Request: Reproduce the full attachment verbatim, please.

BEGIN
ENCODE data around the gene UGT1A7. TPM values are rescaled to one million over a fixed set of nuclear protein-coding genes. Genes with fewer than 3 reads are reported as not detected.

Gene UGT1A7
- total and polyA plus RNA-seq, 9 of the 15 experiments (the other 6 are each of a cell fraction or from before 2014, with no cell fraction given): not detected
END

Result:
ENCODE data around the gene UGT1A7. TPM values are rescaled to one million over a fixed set of nuclear protein-coding genes. Genes with fewer than 3 reads are reported as not detected.

Gene UGT1A7
- total and polyA plus RNA-seq, 9 of the 15 experiments (the other 6 are each of a cell fraction or from before 2014, with no cell fraction given): not detected